When it comes to companion planting turnips, there are some plants you'll want to keep close by, and others you'll want to avoid. This article will give you some great ideas for turnip companion plants!
Turnip plants are biennials in the mustard family. They have a sweet, peppery flavor with white flesh; they're great roasted or mashed as an alternative to potatoes. Turnip greens are also edible, with a similar peppery flavor, making them great for adding to salads or sandwiches.
They are a hardy cool weather crop that grows well in spring and fall. The roots can be harvested as soon as they reach about two inches in diameter, but the longer you let them grow, the larger they become.
Turnips are a lot like rhubarb, in that they are a great companion plant for many other plants, but the benefit is not always reciprocated!
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What Is Companion Planting And What Are The Benefits?
Companion planting is a gardening technique that involves growing two or more plants together for mutual benefit. The plants can be grown in close proximity to each other, ie, intercropping, or they can be planted in alternating rows.
The benefits of companion planting are many. Properly chosen companion plants can help each other grow better, provide natural pest control, and produce more food. Some plants naturally repel destructive bugs, or entice pollinators, or attract beneficial and predatory insects to the vegetable garden. We might as well use them!
Best Companion Plants For Turnip
Brassicas like broccoli, kale, cauliflower, and brussels sprouts are great companion plants for turnips, more for the other veggies than the turnips! The turnips attract aphids, slugs, and other hungry munchers away from the cole crops, cabbage, and kale.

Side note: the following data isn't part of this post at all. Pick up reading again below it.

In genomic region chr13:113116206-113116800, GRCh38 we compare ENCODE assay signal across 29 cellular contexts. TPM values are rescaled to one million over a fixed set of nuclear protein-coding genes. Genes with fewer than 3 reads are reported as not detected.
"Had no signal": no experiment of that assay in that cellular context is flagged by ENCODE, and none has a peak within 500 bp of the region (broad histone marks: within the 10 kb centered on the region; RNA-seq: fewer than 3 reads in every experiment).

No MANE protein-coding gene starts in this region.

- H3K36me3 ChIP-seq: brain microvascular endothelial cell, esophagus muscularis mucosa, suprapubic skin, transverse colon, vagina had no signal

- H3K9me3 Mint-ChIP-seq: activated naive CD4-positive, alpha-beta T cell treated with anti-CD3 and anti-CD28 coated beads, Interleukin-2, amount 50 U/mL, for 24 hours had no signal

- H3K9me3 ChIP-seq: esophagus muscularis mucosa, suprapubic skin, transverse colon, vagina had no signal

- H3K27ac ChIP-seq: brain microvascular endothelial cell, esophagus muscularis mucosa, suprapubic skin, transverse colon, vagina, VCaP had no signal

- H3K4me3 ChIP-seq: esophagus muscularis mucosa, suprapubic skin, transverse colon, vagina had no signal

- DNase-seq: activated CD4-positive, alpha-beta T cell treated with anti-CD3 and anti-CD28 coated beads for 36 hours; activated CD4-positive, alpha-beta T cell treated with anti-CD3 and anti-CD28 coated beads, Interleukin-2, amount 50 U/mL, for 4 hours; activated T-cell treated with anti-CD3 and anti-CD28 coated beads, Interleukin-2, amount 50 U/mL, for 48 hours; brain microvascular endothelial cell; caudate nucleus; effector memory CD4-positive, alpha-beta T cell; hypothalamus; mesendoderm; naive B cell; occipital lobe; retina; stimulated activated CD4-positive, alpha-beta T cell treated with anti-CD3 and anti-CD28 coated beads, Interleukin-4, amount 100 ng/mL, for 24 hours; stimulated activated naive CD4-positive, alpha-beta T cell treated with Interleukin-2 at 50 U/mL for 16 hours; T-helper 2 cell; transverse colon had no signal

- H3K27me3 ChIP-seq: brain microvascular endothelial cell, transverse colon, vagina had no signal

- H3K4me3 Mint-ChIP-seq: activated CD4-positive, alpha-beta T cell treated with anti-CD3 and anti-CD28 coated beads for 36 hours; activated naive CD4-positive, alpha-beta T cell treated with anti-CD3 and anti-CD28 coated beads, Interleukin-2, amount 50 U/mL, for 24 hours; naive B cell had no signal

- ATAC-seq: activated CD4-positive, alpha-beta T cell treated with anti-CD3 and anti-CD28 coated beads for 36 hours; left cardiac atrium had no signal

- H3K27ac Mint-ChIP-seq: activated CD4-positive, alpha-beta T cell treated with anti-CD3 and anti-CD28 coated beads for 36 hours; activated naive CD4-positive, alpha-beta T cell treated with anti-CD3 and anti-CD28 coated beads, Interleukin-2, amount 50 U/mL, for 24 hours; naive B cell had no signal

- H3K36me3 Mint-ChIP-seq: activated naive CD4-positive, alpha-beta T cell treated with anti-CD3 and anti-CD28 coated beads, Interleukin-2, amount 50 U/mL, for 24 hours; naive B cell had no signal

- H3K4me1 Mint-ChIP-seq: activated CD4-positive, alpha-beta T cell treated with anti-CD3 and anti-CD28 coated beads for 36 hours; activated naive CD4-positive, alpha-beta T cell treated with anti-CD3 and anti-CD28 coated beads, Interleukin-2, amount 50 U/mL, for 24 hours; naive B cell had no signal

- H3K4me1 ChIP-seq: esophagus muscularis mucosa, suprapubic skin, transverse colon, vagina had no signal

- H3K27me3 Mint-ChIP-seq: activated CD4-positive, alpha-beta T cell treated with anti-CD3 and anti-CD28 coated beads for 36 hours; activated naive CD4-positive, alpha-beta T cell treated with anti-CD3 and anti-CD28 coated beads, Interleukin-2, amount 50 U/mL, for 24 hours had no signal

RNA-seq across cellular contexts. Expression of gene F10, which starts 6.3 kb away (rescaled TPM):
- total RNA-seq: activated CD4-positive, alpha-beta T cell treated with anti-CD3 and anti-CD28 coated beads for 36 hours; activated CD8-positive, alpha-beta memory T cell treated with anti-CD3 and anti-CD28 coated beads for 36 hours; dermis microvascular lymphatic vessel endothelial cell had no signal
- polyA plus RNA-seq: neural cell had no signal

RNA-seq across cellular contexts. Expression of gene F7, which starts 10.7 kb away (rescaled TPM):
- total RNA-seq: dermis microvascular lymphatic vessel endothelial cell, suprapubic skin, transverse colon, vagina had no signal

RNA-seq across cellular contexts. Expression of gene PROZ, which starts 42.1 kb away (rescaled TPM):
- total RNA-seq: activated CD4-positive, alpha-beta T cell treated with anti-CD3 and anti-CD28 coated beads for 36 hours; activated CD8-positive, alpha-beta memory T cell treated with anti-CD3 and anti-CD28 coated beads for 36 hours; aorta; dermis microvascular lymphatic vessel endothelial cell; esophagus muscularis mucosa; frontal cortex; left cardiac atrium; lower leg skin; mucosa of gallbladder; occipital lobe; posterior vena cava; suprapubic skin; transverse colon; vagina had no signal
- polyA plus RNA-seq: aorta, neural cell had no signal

Garlic flourishes when interplanted with turnip, as turnip roots help to deter borers that target garlic. While the garlic helps deter aphids, onion fly, and hungry beetles from attacking your turnips.
Peas + Beans:
Peas in particular are fantastic garden buddies for turnips! Beans and peas are nitrogen-fixing plants, so plant turnips near peas or pole beans for natural fertilizer and growth booster.
As an added bonus, peas occupy a different growing space, as they grow upwards while turnips send their growth down below the surface.
These pretty flowers are a good companion plant for lots of vegetables, but they really excel with turnips. Nasturtiums are a great deterrent for aphids, cabbage worms, and other pests that like to munch on your turnips.
They also attract ladybugs and hoverflies, which prey on many garden pests.
Mint + Catmint
Mint and catmint (also known as catnip) are two herbs that are great companion plants for turnips. Mint's strong scent repels flea beetles and aphids that like to snack on turnips. Mint, surprisingly enough, is great at attracting earthworms which are excellent for soil health and predatory wasps that help control pest populations.
Mint and catmint can be invasive, so the best option for this flavorful herb is to grow it in containers near your turnip patch and use chopped mint as mulch.
Thyme helps to repel the cabbage whitefly, a garden pest that loves turnips. Thyme also helps your vegetable garden by attracting beneficial insects like ladybugs and hoverflies, so this is a win-win in the companion planting department!
Fragrant herbs like mint and thyme also help to repel hungry foragers like rabbit and deer.
Worst Turnip Companion Plants
Because both potatoes and turnips store their starch in underground organs, tubers and roots, they'll compete for space. It is best to avoid planting these two root crops close together as they'll stunt each other's growth.
Onions are a great companion for so many plants, like rhubarb and arugula, but they aren't great for turnips. Like potatoes, onions store their excess starches in underground storage organs, this means the turnips and onions will be competing for growing space. Planting onions near your turnips is not recommended, but if you'd like to get the benefits from having onions nearby, they can be safely planted a couple of feet away.
Turnip companion planting is also a great way to maximize your gardening space and increase plant production. By planting some of these beneficial plants, like peas and mint, near your turnips, you can help keep pests away and attract beneficial insects to your garden. I'd avoid planting potatoes and onions near your turnips, as they may stunt the Turnip's growth. With a little bit of planning, you can easily have a bountiful Turnip harvest!